How many times have you found yourself tilting your head to the side and pinching your shoulders, or rubbing the muscles along your neck and back trying to reach the trapezoids? Do you often tilt your head as far back as it will go to relieve the tension in your neck? As nail techs, we could kvetch for hours, swapping stories of pain radiating from the neck to the lower back. It’s a negative byproduct of a great profession.

But are we powerless to change it? Is our only defense a few pain pills and an ice pack? The answer is a resounding no, but the beginning of the solution is the admission of the problem. We need to get past the idea that we can crunch over a desk for eight to 10 hours a day and be exempt from muscular pain in the neck, shoulders, middle back, and lower back. Our job requires that we have poor posture while we work, and filing, shaping, and polishing nails requires repetitive motion. These two factors make us prime candidates for aches and pains — which could lead to something far more serious if ignored.

After we admit our posture at work causes sore muscles, the next step is to find a treatment that counteracts (and hopefully prevents) the problem before tight muscles become a chronic and painful condition. Diana Pengitore is keenly aware of what happens when sore muscles advance into acute pain. A former nail tech from Virginia Beach, Va., Pengitore had to put down her brush after 15 years in the industry because of her pain. “I felt like a vice grip got a hold of me,” she says. Her condition was diagnosed as chronic myofascial pain (CMP).

CMP Defined

>In simplest terms, chronic myofascial pain means muscle pain. “Myo” means “muscle,” so literally CMP is pain in the soft fascia tissue that surrounds the muscles. The pain is created by trigger points that form within the layers of the fascia. Many conditions, including stress and surgery, can cause trigger points, but nail techs are at risk because of at least two factors: repetitive motion and poor posture.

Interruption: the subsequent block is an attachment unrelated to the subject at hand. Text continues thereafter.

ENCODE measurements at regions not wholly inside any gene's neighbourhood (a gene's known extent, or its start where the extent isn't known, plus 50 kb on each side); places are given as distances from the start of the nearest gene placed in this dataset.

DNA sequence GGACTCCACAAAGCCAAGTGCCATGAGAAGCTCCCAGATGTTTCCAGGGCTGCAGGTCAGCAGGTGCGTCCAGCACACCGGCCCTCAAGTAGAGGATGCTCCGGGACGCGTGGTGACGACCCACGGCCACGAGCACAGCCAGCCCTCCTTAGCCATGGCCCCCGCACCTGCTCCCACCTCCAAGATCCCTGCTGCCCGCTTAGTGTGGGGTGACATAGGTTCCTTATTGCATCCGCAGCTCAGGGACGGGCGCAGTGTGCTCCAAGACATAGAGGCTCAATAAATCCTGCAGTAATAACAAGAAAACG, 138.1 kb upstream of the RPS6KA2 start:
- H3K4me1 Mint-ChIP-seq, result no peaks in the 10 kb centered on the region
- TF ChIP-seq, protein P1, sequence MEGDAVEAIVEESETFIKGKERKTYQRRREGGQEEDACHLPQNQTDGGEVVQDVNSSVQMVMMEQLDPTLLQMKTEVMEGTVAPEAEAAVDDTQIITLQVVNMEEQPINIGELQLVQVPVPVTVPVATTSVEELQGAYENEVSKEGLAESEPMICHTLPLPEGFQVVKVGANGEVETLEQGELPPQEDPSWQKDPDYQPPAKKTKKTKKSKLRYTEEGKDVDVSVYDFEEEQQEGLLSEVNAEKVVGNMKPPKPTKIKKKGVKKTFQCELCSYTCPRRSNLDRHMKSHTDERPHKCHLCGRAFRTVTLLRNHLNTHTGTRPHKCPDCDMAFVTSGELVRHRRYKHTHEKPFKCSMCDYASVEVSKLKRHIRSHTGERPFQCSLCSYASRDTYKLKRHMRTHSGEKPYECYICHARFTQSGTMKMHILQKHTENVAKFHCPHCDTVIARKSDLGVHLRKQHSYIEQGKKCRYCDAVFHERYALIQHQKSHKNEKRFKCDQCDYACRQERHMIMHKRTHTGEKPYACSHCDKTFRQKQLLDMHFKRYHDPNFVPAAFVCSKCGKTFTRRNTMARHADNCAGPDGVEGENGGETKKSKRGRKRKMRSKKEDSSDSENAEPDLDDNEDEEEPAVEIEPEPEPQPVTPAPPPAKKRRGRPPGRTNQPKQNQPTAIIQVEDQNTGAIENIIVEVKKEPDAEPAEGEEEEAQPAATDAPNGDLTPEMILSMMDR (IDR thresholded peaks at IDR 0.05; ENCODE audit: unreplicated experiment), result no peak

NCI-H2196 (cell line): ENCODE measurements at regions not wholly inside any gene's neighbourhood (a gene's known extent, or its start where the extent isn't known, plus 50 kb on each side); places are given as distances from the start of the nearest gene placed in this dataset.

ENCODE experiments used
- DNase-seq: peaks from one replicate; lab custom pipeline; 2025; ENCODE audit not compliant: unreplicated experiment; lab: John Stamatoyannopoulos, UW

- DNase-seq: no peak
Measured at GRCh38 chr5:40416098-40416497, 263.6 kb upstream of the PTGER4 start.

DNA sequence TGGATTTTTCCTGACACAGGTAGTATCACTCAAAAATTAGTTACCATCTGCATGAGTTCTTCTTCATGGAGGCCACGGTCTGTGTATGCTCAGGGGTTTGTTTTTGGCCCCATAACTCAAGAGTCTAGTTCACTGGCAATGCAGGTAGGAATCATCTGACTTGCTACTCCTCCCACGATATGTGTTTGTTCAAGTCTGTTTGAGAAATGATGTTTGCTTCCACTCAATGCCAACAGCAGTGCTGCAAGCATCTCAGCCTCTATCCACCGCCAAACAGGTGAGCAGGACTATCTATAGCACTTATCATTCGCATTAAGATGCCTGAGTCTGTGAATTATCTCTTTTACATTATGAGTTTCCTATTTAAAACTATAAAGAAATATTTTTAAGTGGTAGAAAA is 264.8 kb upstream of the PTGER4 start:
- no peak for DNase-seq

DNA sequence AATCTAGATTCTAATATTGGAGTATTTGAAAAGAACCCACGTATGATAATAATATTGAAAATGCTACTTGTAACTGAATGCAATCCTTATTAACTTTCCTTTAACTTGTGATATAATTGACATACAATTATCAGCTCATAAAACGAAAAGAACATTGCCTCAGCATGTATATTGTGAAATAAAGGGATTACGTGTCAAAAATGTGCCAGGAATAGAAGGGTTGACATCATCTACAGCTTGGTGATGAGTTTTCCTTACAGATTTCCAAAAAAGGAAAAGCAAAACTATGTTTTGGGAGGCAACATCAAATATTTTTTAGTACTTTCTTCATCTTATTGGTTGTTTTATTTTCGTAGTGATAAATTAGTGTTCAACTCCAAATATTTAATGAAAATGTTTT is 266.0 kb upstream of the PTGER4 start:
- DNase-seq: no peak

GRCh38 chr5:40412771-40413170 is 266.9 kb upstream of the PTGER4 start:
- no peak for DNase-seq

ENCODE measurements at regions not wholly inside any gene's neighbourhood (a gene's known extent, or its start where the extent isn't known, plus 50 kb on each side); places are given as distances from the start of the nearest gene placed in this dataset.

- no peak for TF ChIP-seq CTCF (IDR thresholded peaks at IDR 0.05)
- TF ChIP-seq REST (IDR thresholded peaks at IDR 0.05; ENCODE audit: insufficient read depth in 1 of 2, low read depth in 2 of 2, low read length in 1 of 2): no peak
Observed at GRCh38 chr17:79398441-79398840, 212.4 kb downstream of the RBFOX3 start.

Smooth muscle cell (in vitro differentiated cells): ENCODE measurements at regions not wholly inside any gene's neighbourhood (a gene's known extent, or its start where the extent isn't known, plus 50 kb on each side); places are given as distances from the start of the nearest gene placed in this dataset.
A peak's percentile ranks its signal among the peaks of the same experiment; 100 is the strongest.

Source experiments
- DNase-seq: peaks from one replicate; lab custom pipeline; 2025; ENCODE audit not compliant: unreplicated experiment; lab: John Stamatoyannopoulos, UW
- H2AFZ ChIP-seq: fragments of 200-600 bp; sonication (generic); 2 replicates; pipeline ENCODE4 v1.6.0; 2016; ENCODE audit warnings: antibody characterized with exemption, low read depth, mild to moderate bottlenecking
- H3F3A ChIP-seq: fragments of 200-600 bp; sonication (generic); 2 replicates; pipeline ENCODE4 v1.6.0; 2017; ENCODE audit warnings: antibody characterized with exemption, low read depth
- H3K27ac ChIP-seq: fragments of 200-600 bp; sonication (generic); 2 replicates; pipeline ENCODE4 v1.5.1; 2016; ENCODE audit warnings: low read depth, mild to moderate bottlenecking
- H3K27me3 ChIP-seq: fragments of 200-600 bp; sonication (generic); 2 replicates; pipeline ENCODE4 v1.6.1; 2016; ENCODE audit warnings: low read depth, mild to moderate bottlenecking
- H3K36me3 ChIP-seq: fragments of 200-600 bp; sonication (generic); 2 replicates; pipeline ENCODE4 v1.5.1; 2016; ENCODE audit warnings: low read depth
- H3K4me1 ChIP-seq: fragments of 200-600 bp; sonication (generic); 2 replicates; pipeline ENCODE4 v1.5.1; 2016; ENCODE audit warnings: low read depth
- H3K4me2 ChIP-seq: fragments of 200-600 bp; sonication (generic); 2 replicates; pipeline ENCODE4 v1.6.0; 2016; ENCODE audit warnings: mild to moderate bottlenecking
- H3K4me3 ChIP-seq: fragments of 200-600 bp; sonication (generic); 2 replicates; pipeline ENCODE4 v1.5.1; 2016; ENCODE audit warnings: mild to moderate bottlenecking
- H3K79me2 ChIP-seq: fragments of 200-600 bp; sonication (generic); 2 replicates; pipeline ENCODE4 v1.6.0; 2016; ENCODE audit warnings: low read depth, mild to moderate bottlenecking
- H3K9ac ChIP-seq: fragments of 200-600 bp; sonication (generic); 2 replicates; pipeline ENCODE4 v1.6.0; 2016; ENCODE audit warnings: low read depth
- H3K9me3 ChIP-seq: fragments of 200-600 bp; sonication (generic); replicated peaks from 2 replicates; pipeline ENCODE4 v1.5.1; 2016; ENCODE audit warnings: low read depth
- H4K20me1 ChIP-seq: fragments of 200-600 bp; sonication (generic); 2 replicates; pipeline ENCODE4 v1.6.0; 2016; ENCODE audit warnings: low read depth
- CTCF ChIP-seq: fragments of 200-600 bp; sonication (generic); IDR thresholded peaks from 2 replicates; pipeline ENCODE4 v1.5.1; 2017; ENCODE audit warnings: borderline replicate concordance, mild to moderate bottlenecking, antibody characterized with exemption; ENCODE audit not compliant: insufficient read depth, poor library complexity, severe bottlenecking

Trigger points feel like knots or bumps on the muscles; however, the feeling of pain will not necessarily be at the location of the trigger point. This is known as referred pain, and is often the cause of misdiagnosis.

A Google search reveals many schools of thought about the treatment of CMP. Traditional MDs often recommend a muscle relaxer or some form of pain medication. Physical therapists recommend stretches; chiropractors advise overall physical health, including regular adjustment, stretching exercises, and diet. So who’s right? The answer is as varied as the individual who presents symptoms. Treatment also depends on how advanced the condition has become. However, one thing is clear: CMP is a painful, debilitating condition, and nail techs must do all we can to prevent it.

Make Changes Now

If you get nothing else from this article, please hear this: You are at risk. As a former nail tech of 15 years, I’ve seen dozens of women with the grimace of agony on their faces from the pain in their necks, shoulders, and lower backs. At 18 or 19 years old, you may bounce back from a 10-hour day more easily than us veterans in our 30s, but it’ll catch up to you. Small but consistent changes now will pay off later.